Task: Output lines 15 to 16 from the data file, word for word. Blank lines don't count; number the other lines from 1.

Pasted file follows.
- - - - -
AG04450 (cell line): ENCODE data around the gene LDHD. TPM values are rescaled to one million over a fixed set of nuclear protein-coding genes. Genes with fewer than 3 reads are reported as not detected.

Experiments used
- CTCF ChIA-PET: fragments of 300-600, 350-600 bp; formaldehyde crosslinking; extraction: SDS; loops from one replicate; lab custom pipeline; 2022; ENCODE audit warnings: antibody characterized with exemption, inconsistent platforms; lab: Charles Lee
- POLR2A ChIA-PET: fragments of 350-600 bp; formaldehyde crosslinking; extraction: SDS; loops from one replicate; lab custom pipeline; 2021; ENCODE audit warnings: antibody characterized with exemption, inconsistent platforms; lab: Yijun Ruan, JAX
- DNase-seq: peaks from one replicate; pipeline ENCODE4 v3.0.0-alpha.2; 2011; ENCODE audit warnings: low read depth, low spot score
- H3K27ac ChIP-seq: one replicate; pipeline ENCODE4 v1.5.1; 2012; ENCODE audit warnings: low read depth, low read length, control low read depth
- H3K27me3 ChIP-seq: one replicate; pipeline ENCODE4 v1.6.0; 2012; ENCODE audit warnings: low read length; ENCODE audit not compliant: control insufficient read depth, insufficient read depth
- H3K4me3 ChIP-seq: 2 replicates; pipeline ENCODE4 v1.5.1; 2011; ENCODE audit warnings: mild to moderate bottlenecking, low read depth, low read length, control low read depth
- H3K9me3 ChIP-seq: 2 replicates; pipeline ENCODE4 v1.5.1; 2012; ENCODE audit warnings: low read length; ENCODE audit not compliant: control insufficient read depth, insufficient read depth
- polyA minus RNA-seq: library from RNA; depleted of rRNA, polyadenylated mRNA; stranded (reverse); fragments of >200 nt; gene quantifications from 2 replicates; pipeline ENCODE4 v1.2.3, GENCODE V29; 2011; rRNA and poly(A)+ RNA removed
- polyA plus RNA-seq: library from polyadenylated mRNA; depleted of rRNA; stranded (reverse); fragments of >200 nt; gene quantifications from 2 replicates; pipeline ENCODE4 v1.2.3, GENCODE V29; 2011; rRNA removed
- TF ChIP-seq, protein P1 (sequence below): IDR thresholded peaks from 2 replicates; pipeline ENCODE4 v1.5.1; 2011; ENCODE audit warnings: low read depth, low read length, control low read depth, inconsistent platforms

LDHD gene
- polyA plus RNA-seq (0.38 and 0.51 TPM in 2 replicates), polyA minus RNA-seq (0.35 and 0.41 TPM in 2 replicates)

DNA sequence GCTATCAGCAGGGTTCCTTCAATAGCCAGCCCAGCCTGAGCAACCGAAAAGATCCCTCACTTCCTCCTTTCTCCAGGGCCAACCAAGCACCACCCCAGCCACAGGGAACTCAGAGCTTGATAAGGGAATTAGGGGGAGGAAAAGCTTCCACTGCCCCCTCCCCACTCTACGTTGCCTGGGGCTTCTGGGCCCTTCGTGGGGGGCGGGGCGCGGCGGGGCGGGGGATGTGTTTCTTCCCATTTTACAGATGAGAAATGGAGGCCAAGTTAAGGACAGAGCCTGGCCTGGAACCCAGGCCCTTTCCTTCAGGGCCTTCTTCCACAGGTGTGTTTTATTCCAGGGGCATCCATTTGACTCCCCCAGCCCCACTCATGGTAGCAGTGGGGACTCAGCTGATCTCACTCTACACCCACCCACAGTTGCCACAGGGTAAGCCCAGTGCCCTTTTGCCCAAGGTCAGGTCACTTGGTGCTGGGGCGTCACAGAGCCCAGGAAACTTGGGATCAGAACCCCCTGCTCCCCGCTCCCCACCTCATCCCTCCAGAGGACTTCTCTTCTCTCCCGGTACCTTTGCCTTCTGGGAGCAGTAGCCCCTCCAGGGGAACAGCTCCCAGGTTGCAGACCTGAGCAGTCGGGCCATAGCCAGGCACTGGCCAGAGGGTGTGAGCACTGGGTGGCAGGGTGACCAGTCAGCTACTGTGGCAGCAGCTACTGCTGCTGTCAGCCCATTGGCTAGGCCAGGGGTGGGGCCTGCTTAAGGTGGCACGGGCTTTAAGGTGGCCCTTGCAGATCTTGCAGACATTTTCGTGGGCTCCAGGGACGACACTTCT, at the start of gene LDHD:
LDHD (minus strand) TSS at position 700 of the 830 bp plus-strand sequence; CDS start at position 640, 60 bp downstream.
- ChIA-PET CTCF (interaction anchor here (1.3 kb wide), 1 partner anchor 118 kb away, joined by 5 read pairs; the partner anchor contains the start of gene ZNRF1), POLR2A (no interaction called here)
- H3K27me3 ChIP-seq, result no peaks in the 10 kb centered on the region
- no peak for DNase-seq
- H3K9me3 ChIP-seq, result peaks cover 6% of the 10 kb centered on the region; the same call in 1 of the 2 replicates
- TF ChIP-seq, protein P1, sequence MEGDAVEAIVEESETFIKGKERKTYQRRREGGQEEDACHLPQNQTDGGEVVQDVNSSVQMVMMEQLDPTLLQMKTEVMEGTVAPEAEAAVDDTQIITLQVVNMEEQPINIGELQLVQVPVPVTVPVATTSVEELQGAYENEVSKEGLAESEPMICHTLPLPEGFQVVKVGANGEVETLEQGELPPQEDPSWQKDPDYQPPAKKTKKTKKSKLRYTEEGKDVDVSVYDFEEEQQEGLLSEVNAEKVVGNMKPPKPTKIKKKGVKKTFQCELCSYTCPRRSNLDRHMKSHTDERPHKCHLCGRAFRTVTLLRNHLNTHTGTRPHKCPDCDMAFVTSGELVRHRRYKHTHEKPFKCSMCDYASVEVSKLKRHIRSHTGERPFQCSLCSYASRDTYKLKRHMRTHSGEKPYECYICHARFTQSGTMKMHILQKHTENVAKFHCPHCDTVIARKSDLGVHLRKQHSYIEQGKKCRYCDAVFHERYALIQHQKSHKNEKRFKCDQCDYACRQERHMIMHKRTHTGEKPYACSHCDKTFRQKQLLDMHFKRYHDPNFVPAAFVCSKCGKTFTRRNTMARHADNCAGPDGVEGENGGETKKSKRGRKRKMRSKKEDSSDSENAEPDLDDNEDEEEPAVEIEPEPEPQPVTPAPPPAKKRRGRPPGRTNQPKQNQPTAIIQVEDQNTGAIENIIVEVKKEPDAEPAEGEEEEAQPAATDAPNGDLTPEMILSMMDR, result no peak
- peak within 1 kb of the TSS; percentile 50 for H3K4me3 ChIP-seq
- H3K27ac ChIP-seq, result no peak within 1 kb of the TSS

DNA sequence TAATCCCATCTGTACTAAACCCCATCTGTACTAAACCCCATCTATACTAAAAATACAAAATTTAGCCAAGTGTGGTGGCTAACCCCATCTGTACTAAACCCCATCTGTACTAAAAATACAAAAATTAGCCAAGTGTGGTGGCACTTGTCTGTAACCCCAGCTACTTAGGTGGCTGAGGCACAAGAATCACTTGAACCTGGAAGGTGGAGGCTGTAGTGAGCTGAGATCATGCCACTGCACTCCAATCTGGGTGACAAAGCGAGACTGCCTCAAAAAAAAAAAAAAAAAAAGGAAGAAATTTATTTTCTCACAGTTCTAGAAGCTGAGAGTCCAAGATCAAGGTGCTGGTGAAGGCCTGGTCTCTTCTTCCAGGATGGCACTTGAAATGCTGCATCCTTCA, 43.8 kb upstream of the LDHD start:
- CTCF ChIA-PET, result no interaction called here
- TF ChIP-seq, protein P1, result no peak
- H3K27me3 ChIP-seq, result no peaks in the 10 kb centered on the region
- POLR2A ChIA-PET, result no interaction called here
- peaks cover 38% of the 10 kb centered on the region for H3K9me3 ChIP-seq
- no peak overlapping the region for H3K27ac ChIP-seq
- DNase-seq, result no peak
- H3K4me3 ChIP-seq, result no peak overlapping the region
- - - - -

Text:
DNA sequence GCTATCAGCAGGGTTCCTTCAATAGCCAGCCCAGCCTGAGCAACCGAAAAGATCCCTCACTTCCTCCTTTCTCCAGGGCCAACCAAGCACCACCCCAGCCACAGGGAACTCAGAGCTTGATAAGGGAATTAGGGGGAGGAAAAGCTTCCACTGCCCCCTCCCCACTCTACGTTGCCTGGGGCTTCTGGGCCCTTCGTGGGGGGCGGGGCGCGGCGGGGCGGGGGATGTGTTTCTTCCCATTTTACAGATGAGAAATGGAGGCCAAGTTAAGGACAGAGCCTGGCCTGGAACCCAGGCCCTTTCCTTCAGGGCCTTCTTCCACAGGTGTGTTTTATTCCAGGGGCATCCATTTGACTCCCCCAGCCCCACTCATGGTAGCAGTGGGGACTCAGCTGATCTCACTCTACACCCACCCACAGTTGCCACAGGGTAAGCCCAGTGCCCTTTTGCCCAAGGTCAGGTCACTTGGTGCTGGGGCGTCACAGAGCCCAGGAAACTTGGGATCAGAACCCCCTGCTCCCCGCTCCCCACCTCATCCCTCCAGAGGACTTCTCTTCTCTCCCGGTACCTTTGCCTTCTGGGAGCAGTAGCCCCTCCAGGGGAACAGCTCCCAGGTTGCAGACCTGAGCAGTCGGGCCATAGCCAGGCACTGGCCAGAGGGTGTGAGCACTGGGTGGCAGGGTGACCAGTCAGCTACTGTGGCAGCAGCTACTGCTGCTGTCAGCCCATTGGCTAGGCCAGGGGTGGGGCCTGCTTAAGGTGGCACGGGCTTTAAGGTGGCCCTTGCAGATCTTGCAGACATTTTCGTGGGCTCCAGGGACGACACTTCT, at the start of gene LDHD:
LDHD (minus strand) TSS at position 700 of the 830 bp plus-strand sequence; CDS start at position 640, 60 bp downstream.